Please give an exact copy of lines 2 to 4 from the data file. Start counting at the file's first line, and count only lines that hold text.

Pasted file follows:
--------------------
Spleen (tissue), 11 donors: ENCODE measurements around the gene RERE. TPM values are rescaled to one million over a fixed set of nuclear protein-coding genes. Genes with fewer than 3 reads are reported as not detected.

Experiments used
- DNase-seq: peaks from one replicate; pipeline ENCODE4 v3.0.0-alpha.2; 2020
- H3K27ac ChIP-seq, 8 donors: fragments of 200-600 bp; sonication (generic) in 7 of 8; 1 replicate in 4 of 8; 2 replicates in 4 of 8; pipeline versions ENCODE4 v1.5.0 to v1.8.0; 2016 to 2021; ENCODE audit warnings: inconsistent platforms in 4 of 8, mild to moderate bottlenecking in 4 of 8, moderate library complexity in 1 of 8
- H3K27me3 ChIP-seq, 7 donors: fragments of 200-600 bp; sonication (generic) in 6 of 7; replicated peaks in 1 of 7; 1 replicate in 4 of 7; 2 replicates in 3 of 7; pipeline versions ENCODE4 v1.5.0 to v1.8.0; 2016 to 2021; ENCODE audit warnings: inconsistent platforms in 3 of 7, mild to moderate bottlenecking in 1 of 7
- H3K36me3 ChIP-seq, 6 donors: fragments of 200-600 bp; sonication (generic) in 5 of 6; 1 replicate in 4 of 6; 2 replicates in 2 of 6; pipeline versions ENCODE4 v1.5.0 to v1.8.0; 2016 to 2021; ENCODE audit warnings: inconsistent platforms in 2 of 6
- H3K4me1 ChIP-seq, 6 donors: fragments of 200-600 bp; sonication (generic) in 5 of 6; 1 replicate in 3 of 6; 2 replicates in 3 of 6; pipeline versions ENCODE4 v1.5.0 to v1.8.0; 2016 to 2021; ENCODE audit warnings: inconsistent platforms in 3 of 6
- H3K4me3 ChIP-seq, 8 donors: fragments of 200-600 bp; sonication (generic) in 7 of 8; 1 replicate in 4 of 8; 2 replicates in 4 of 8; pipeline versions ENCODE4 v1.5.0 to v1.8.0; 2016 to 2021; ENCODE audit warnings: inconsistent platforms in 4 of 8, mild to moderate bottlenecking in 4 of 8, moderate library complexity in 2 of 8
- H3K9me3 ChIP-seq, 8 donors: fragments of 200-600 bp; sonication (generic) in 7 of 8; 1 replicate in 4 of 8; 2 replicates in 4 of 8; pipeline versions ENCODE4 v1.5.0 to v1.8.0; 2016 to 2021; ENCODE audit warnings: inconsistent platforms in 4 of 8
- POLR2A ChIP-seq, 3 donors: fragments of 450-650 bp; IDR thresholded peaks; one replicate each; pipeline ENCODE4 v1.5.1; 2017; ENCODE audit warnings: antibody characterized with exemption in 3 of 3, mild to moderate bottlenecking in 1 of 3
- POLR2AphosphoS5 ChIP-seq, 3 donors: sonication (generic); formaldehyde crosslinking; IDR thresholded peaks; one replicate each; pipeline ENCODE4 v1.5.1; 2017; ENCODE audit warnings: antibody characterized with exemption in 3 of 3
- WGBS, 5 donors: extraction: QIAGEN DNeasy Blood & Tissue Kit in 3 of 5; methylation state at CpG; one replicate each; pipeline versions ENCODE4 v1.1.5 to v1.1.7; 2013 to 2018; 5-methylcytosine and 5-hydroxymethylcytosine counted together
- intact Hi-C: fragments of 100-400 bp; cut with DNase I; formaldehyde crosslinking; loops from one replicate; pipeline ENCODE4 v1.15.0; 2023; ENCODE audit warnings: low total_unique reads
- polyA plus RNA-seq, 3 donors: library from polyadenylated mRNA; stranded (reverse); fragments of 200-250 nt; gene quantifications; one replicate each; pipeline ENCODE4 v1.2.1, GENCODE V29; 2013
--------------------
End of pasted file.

Experiments used
- DNase-seq: peaks from one replicate; pipeline ENCODE4 v3.0.0-alpha.2; 2020
- H3K27ac ChIP-seq, 8 donors: fragments of 200-600 bp; sonication (generic) in 7 of 8; 1 replicate in 4 of 8; 2 replicates in 4 of 8; pipeline versions ENCODE4 v1.5.0 to v1.8.0; 2016 to 2021; ENCODE audit warnings: inconsistent platforms in 4 of 8, mild to moderate bottlenecking in 4 of 8, moderate library complexity in 1 of 8